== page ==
Our first bit of score! So the obvious challenge was how we would support a film already stuffed with music in a way that felt unique, effective, and not too redundant. I started to circle around an idea of using a very simple modular synthesizer to create atmospheric loops, under which we could pedal with some synth bass. Just very kind and warm and non-judgmental, but still very thoughtful. At some point, I stumbled on the idea of these very fragile and fluttery violins to dance at the edges of it all. With all of that happening, I then ran the sounds through a 4-track recorder onto cassette tape. I used the same 4-track I used to track my very first songs with as a teenager. When I was younger, it was like keeping a diary, but with music. That’s always stuck with me and brought me back to the 4-track cassette recorder as a sound treatment. I wanted the score to feel like something Kiersey could have made very privately by herself in her bedroom.
“We’re Not a Band”:
Again, we’ve got our analog synths going through some big plate reverbs and again the 4-track recorder. Sometimes there is a cue where I instantly want to sing on it, and this one of those. It reminded me of SUICIDE and other minimalist 70s NYC electronic stuff. I lived in NYC for 10 years and this cue felt like something you’d have on in your headphones on the subway as you come out of a tunnel and finally see the city. It never fails to move you a little bit.
“Shut Your Eyes”:
“Shut Your Eyes” was a rough acoustic sketch I had sitting around in demo form for a good bit. I liked that it felt like a lullaby. I think, at the time, I wrote it to myself as a bit of a comfort after some heartbreak. There’s an idea, write a lullaby for yourself haha. That being said, as soon as Brett and I started to talk about songs for the film, it popped into my mind and I mentioned it during our very first conversation. It instantly seemed perfect to be this salve from a father to a daughter. Especially in the second verse when he says “I don’t know if I had a lot of love, I’d know what to do with it now”… I initially wrote that thinking of it as a heartbroken young person looking for a partner. Instead, it is given this beautiful context by Nick in the film as a father sorta showing his shortcomings and fragility. He really crushes this one and watching him perform it live for the film was really special.
“Hearts Beat Loud (Ballad)”:
I guess you can chalk this one up to me and Brett being greedy haha. Kiersey’s such a talent and from listening to her audition and rehearse, we knew she was crushing the emotional intangibles of the title track. I think we just sprung it on her when she was in the studio acting like it was an ad-hoc idea, but really Brett and I had selfishly wanted a version of her singing it against a sparse piano for our own sake. We didn’t even know where it’d go at the time exactly, but we wanted it none the less haha.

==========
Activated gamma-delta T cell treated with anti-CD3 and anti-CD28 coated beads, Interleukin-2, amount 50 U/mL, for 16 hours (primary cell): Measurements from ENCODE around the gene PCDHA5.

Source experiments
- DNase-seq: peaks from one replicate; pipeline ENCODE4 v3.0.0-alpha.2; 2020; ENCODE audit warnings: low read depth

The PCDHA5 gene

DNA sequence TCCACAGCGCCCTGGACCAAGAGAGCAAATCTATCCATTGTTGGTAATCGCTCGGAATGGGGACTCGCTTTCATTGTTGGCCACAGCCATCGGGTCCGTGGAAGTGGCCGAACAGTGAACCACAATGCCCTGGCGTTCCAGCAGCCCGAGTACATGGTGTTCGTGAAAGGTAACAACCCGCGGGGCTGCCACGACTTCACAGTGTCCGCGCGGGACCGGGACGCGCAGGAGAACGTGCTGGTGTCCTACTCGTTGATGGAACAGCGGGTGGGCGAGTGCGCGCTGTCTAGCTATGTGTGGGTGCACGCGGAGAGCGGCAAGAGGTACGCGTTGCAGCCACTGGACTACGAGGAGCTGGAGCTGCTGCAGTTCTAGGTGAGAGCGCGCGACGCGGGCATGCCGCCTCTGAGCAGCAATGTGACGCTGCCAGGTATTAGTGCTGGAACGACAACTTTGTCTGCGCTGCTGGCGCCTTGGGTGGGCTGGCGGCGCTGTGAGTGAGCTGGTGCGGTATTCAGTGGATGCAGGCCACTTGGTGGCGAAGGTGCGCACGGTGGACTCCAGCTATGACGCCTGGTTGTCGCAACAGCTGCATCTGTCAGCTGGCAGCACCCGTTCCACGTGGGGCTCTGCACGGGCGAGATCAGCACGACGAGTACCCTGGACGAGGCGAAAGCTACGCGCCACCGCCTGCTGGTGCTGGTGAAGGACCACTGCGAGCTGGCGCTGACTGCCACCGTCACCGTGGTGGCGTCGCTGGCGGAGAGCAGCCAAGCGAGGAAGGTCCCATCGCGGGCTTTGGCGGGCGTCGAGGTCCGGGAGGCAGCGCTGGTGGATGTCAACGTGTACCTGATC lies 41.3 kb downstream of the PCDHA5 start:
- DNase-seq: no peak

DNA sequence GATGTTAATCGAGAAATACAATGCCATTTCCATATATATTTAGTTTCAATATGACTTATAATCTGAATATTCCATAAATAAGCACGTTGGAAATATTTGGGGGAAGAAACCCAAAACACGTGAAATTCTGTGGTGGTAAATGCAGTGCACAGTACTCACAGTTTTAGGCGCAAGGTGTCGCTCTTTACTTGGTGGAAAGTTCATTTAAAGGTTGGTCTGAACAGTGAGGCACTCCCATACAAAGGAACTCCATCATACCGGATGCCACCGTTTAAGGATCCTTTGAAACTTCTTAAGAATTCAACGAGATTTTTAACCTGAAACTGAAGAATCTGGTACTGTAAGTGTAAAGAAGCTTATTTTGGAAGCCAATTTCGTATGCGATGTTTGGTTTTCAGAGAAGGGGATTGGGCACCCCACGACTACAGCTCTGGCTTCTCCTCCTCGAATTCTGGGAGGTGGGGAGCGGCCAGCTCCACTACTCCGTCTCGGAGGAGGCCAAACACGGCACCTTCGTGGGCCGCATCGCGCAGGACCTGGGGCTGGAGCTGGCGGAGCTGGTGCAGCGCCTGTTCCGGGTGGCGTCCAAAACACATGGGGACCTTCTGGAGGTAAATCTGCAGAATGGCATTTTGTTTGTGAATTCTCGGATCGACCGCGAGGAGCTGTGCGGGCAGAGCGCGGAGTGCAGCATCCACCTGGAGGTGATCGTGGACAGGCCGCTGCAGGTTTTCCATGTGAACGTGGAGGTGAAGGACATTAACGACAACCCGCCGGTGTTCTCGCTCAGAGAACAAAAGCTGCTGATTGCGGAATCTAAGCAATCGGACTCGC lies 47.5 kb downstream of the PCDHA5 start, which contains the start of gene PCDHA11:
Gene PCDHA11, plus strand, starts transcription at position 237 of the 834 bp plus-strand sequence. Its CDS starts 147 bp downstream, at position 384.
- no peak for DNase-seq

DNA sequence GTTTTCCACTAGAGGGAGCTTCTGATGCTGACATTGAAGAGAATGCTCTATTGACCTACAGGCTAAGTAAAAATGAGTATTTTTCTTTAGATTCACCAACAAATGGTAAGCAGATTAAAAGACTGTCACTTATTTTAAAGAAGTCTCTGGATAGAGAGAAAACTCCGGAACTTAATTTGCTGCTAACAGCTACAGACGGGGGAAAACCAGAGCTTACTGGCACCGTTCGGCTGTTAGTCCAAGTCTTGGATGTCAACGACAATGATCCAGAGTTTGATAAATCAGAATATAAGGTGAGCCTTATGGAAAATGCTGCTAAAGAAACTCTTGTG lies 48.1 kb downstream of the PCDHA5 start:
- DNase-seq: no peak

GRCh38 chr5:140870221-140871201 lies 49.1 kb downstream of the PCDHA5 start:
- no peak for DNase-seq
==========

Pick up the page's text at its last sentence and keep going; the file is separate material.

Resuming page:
This was the first modular loop I came up with and where the primary idea for the score first began to take shape. You hear some faint reverberation of an electric guitar, which almost feels like some of Nick Offerman’s character’s playing somehow drifting into our score world. Yet again, the idea of the NYC skyline and that magic feeling of New York through headphones was what I was trying to capture here.
An intimate and truthful sounding piano, filtered through the warbling cassette tape. The beauty of those crappy 4-track motors is that they are never perfect and they move the tape in these great unpredictable ways. It fills anything with character instantly. This cue feels really thick with the tenderness that Sasha and Kiersey share. I think it eventually ended up somewhere else, but so much of this cue was the chemistry between those two for me. It’s really kind and honest.
We’re back to our arpeggiating modular notes through the big wide reverbs, this time accented with a little of the intimate piano from “The Past”. In my mind, this is Kiersey’s world now shaded with Sasha. Nick’s world now is beginning to bleed into Toni Collette’s world and we see our two-person family start to grow and expand.
This cue almost sounds like it’s fading away into the distance. Things are changing. In many ways, Nick’s character, by embracing a new chapter, is losing a little of his memories with his wife, with Kiersey as a child. Kiersey, facing a brand new adventure, risks leaving and not getting to make new memories with her dad. This cue, for me, is the sound of knowing that you have to embrace what’s next, even if it means that you have to move away from things that are deeply meaningful to you.
“Everything Must Go (Frank Collage)”:
Getting this instrumental version of this song started as a purely narrative demand at first, we wanted Nick layering and rehearsing in an almost therapeutic way in the film. Once we had created it for them to film to, we really loved how it helped link our songs to our score and create this bridge. To me, it’s our way of subliminally saying that our score is actually just a more subconscious version of our songs. The score is almost like the memories of this magical summer just floating around.